Historic NE receives funding for Sustainable Redevelopment Project

By LESLIE COLLINS
Northeast News
October 24, 2012 

“I am confident the stars are aligning for Northeast,” said former Kansas City Mayor Kay Barnes.

And they truly are.

Following years of planning, Historic Northeast is on its way to establish a Community Improvement District.

Northeast also recently received a $150,000 Planning Sustainable Places grant from the Mid-America Regional Council (MARC) and $250,000 in city funding to implement several new initiatives to improve the overall quality of life in the area.

The grant will be used to complete a blight study of the Indian Mound and Lykins neighborhoods for a future urban renewal area; establish a tool for neighborhood conservation overlay; identify transportation improvements to enhance the connection to Northeast both internally and externally; conduct a preliminary real estate market analysis; and initiate planning and design work associated with the redevelopment of the Hardesty Federal site. It’s all part of Northeast’s Sustainable Redevelopment Project, which will center around the Independence Avenue Corridor from The Paseo east to I-435 and will also include specific intersections, known as community corners, at Prospect, Benton and Hardesty. It will also include the Indian Mound and Lykins neighborhoods.

Mattie Rhodes is the lead agent on the grant application, but is representing the consortium of agencies that have been working together over the past two years. Those agencies include Communities Creating Opportunities, The Don Bosco Centers, Greater Kansas City Local Initiative Support Corporation (LISC), Hispanic Economic Development Center, Northeast Kansas City Chamber of Commerce, neighborhood association presidents, among others. The Greater Kansas City Chamber of Commerce’s Urban Neighborhood Initiative sparked the meetings, but the group continued to meet even after the Chamber made its decision of not choosing Historic Northeast as the target location.

“What you really have is a coalition of agencies that has come together from organizations across the Northeast area, really in my estimation for the first time,” said City Council member Scott Wagner.

Wagner identified one-time city funding of $250,000 to contribute toward the Sustainable Redevelopment Project and supporting activities. The surplus revenue is from a prior redevelopment effort in the Northeast known as the Century Towers Redevelopment Project, he said.

“The idea is to spark investment not only on the business side, but in the neighborhood side,” Wagner said. “So, it’s not one of those chicken and egg sorts of things. You have the entire area being raised up at one time.”

Fifty-thousand dollars of the city funding will go toward the local match requirement of the MARC grant and the rest of the funds will aid in comprehensive redevelopment efforts in Northeast.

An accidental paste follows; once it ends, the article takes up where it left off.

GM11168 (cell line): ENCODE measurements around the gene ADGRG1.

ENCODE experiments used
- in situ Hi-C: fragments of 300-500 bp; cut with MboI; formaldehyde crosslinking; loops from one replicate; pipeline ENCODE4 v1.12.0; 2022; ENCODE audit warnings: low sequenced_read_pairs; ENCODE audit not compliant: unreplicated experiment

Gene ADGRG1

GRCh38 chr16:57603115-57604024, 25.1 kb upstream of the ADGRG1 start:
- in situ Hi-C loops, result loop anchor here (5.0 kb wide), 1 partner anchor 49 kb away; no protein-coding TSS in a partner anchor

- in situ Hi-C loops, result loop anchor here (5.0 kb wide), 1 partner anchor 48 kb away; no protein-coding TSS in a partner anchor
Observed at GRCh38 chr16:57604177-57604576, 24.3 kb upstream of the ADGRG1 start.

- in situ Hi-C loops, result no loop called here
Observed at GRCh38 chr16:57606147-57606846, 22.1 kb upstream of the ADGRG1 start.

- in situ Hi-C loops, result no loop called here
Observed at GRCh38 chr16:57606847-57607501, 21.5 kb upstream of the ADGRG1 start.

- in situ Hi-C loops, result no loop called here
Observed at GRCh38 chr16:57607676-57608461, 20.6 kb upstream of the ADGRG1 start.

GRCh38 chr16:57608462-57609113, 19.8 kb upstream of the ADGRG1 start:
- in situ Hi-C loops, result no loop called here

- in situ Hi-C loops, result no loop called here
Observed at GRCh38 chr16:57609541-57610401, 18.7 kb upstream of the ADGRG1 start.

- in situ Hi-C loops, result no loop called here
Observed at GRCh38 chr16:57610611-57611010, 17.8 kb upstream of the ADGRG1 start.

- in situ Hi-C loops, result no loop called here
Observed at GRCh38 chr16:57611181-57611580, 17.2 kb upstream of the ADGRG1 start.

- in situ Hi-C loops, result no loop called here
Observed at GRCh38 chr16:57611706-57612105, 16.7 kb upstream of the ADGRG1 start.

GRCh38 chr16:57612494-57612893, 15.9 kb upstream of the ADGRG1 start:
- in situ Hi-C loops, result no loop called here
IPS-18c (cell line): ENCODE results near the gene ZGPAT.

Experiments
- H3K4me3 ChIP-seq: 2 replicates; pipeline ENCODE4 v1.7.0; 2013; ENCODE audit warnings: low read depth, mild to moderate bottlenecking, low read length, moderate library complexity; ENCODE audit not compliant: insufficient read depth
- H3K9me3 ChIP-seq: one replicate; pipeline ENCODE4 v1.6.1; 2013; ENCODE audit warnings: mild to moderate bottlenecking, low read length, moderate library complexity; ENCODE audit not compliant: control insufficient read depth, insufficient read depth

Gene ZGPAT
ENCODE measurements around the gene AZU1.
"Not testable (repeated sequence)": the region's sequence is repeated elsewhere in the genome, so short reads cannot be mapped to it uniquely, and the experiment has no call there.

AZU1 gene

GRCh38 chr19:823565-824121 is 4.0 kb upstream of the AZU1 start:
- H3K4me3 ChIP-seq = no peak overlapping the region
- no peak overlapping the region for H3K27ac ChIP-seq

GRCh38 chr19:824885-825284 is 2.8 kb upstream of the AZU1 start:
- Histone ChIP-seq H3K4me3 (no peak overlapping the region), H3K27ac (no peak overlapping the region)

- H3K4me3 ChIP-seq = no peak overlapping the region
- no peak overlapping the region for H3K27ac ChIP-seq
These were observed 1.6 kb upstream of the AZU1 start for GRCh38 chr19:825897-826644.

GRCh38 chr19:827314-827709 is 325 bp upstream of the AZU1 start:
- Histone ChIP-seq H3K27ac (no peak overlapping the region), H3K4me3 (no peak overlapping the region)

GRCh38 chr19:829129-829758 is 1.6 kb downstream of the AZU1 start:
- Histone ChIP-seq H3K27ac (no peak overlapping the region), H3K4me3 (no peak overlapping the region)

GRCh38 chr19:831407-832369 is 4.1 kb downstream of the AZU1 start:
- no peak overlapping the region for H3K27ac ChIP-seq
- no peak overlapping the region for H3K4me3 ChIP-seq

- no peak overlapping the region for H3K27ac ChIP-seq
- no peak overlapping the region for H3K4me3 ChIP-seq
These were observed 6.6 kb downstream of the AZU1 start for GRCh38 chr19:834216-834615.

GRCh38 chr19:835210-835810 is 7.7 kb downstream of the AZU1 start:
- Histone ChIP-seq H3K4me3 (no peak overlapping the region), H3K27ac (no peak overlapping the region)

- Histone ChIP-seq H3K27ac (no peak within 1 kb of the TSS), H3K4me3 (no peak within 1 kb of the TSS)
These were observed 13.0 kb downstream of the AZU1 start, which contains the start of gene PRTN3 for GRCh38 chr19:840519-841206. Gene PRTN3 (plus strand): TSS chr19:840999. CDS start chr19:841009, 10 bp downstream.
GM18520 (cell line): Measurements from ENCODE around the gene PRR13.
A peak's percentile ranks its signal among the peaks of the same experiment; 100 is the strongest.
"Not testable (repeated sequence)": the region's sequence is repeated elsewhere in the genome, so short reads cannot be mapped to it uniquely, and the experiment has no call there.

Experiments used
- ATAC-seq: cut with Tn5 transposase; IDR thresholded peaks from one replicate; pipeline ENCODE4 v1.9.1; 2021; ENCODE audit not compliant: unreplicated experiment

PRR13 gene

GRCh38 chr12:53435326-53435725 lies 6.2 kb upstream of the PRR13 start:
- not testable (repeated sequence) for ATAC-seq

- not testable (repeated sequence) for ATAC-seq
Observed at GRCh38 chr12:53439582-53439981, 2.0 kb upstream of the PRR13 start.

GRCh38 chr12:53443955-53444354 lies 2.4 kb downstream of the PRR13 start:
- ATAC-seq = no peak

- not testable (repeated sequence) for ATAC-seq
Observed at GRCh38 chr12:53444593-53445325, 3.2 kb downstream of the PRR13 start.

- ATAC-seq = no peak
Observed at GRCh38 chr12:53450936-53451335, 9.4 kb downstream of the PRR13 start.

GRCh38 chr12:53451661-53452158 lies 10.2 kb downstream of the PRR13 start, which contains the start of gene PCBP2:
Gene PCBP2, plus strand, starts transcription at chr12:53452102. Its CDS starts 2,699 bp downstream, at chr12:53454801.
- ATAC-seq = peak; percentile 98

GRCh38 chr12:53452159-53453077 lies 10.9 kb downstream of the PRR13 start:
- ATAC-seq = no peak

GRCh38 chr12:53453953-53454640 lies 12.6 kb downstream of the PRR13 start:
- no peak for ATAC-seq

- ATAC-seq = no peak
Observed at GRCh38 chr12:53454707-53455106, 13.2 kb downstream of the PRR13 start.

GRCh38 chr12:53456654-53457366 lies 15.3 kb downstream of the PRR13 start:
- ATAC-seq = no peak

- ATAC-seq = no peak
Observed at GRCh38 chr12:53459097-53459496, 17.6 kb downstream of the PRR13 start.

The breakdown of city funds is:

$15,000 – Kansas City Design Center Urban Visioning Project, which will study the Independence Avenue Corridor and create design ideas for different points along the corridor

$30,000 – Small Business Loan Loss Reserve for Justine PETERSEN to be used for microlending needs in Northeast

$10,000 – Directional signage for Northeast

$10,000 – Internal marketing

$50,000 – Minor Home Repair Loan Loss Reserve

$50,000 – Home Loan Loss Reserve Fund targeted at neighborhoods in Historic Northeast

$20,000 – Commercial Building Preservation to secure abandoned commercial structures along the Independence Avenue Corridor

In addition to the city funding and grant, Northeast received $10,000 from the current owner of the Hardesty Federal site and $10,000 from LISC for the redevelopment project.

The project addresses both short-term and long-term needs, Wagner said.

“There’s a real ball rolling. It’s a very exciting time in Northeast,” said Leslie Caplan, president of the Scarritt Renaissance Neighborhood Association.

“It’s very exciting to see the citizens taking control of where they live and saying this is the type of community I want, this is the type of neighborhood I want, and this is the type of citizen I want to be,” Mayor Pro Tem Cindy Circo said. “I know it’s a lot of hard work. As an old Northeast resident, I’m very very proud.”

City Council member John Sharp added that the city will need to start looking more at Northeast as an example to follow.

Another highlight of the redevelopment project is that a significant portion of the project is located within the Housing Authority’s study area for the Choice Neighborhoods Initiative planning grant. Choice Neighborhoods is a program under the Department of Housing and Urban Development that supports “comprehensive neighborhood revitalization by using the redevelopment of distressed housing as a catalyst for neighborhood wide transformation.”

Northeast’s redevelopment efforts will only further the Housing Authority’s endeavors of pursuing a $20-30 million implementation grant.

“This (funding) means we’ll be able to lay some groundwork to accomplish some of the goals that the community has identified over the years,” said Northeast Kansas City Chamber of Commerce President Bobbi Baker-Hughes. “It will start to bring some of the pieces of the puzzle together. It’s another piece that we need to complete the big picture.”

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